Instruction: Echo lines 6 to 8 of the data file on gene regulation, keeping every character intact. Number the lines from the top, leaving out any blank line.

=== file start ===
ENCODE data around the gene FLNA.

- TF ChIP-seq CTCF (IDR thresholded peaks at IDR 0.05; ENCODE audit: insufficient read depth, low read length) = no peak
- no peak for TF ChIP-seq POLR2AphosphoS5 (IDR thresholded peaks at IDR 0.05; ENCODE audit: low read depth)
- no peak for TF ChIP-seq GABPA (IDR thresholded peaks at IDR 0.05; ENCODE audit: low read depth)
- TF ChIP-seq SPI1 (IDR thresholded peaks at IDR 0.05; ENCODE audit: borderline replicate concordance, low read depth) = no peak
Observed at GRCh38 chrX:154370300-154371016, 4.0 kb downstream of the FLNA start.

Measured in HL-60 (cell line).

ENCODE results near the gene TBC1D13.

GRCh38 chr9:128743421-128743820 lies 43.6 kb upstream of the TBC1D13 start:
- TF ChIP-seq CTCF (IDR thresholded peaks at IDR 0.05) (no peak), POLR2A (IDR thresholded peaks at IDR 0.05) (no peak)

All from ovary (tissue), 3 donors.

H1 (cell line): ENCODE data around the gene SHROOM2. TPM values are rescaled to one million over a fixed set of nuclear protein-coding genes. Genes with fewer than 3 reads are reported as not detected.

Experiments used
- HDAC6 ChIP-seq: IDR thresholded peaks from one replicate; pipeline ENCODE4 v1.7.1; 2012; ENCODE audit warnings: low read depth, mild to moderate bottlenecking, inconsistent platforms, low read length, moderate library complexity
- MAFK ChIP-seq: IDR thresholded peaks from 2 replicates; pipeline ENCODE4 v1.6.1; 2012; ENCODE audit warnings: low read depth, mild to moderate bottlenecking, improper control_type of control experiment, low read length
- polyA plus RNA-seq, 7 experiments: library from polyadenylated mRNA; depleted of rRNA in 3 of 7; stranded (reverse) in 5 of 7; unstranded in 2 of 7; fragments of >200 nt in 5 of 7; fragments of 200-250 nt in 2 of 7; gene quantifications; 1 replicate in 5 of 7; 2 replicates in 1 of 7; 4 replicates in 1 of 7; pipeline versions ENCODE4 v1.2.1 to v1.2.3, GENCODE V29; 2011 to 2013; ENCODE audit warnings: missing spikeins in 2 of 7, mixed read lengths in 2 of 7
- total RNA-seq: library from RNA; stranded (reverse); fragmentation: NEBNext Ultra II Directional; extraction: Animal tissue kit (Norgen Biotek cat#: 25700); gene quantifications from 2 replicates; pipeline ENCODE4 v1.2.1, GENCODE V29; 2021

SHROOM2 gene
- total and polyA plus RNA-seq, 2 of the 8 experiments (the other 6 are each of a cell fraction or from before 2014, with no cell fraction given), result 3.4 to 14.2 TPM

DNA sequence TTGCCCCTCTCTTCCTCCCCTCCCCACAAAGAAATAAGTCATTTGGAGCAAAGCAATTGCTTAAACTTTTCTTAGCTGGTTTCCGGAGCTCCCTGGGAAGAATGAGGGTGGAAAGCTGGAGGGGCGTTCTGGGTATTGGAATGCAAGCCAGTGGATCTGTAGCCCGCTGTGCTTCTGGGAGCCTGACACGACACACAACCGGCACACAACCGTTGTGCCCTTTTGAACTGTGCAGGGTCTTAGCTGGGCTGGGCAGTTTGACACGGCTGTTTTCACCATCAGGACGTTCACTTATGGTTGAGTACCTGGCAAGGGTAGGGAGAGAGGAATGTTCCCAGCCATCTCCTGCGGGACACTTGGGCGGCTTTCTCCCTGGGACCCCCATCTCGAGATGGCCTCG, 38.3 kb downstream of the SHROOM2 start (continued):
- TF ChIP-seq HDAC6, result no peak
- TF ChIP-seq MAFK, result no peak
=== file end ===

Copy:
Observed at GRCh38 chrX:154370300-154371016, 4.0 kb downstream of the FLNA start.

Measured in HL-60 (cell line).

ENCODE results near the gene TBC1D13.